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abstractPurpose – This study aims to identify the factors that influence Malaysian non-Muslim consumers’ perception towards buying halal food products. Design/methodology/approach – A structured close-ended questionnaire was used for data collection through a random distribution to 500 non-Muslim consumers from various states in Malaysia. Findings – Using SPSS package, the factor analysis was able to identify three main variables. Later, the hypotheses were tested using structural equation modelling. This study has indicated that the perception of non-Muslim consumers about halal food products is influenced by their attitude, subjective norm and perceived behavioural control, specifically in the context of Malaysia. Research limitations/implications – This finding will help both the academics and the industry food makers in understanding the perception of non-Muslim consumers towards the concept of halal food products. Practical implications – The outcome of the study can serve as a useful reference to relevant Malaysian statutory bodies on the current perception of the Malaysian non-Muslim consumers towards Malaysian halal agenda. This will also help the industry food makers to serve their customers better as well as maximize their profit through a well-planned marketing campaign. Social implications – It prepares a sound basis for Malaysian policymakers to promote the involvement of Malaysian non-Muslim entrepreneurs within the halal food service industry with the intent of improving the socio-economic strata of its participants and, at the same time, fulfilling their religious obligations in providing halal foods for fellow Muslims. Originality/value – Because very few researches have studied non-Muslim consumers’ perception towards halal food products, the development of halal food theory will help in capitalizing the practices in non-Muslim countries.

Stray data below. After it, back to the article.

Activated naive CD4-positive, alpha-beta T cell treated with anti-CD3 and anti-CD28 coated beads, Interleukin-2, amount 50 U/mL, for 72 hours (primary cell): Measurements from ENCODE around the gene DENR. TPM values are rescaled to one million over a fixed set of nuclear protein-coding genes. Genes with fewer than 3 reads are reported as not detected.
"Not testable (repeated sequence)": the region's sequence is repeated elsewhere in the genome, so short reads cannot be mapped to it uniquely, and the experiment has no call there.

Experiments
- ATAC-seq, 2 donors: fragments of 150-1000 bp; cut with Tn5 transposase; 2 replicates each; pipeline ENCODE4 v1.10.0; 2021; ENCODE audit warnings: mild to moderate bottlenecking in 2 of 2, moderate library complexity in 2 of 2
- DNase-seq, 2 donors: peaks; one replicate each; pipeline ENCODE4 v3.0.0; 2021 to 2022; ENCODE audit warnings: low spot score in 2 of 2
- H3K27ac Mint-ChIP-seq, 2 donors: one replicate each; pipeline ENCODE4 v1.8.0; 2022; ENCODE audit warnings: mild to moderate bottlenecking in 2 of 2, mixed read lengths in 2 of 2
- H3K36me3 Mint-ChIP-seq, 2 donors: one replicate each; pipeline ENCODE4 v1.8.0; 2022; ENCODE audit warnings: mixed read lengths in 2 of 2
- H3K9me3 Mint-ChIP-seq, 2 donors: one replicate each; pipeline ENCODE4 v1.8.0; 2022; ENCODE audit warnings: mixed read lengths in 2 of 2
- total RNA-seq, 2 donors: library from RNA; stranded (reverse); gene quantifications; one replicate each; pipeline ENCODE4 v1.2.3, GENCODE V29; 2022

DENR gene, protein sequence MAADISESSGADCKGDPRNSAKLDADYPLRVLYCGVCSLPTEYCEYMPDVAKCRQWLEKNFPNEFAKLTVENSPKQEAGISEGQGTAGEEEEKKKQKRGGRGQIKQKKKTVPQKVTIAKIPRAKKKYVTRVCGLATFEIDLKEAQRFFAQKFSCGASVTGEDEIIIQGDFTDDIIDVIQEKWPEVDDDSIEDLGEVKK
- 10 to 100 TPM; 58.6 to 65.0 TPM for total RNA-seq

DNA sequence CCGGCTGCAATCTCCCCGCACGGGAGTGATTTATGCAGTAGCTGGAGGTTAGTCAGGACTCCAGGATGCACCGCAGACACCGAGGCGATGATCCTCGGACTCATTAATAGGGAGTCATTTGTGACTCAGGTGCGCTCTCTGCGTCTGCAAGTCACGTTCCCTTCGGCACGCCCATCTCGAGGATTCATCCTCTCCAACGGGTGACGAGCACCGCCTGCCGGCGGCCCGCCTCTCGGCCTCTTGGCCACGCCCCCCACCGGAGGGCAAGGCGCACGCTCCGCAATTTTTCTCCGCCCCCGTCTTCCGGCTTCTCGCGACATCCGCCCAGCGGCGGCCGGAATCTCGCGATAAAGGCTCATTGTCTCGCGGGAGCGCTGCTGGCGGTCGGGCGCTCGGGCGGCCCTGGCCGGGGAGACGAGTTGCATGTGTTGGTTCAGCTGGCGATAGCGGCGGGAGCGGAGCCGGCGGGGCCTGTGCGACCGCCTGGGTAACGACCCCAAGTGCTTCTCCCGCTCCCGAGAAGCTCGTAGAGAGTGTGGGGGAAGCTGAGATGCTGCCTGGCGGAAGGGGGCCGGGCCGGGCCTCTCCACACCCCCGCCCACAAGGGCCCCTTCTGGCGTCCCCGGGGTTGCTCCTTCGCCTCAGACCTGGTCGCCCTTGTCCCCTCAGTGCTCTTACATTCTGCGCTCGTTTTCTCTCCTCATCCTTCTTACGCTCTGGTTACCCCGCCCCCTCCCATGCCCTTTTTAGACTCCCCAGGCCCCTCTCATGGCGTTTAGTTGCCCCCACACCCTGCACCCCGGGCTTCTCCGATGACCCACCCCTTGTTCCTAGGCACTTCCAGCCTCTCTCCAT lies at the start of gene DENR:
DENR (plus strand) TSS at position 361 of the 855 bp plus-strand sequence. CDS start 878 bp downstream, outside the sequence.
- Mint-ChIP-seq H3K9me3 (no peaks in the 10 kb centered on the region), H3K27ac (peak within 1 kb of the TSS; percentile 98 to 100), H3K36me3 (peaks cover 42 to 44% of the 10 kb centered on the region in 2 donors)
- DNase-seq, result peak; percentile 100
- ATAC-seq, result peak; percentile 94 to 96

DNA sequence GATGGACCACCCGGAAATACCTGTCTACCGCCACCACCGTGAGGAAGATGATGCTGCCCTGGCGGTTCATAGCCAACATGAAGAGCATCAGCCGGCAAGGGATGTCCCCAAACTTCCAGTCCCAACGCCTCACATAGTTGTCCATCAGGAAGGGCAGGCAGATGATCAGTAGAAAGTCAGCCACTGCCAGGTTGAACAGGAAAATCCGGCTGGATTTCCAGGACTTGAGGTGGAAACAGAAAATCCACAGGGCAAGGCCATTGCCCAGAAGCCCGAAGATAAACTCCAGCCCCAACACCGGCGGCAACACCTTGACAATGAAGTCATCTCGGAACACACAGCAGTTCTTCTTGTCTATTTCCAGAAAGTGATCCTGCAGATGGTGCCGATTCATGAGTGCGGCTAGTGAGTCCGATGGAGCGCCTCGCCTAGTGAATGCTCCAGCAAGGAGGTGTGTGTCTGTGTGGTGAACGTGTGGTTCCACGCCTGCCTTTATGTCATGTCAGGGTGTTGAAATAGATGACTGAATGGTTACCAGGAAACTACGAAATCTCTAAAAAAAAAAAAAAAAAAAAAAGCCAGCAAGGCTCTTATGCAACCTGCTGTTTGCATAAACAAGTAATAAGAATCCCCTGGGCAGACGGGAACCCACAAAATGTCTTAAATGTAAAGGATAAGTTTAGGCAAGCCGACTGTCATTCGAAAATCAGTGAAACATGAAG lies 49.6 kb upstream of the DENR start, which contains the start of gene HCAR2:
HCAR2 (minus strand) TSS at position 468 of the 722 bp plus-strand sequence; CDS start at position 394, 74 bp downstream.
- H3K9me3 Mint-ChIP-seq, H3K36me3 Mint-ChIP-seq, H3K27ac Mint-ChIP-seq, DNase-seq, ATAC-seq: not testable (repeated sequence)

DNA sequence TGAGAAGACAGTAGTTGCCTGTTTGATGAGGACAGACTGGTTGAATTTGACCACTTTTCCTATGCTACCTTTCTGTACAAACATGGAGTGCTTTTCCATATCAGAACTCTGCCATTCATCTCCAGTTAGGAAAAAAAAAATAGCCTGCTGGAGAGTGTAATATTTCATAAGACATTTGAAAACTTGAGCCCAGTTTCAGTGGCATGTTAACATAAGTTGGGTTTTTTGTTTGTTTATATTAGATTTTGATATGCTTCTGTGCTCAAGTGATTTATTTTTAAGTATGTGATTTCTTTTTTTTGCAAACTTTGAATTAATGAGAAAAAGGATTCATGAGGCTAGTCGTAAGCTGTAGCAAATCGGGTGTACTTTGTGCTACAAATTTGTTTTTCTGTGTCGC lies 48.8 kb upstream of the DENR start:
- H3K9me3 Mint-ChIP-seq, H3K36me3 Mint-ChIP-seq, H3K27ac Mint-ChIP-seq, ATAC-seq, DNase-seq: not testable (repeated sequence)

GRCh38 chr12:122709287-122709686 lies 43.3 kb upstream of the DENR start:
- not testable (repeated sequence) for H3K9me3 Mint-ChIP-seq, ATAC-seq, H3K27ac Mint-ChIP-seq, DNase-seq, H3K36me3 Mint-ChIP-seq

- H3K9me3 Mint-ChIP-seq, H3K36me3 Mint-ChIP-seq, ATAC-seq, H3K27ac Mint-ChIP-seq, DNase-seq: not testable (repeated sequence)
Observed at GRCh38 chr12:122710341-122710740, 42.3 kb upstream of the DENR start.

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doi10.1108/JIMA-04-2014-0033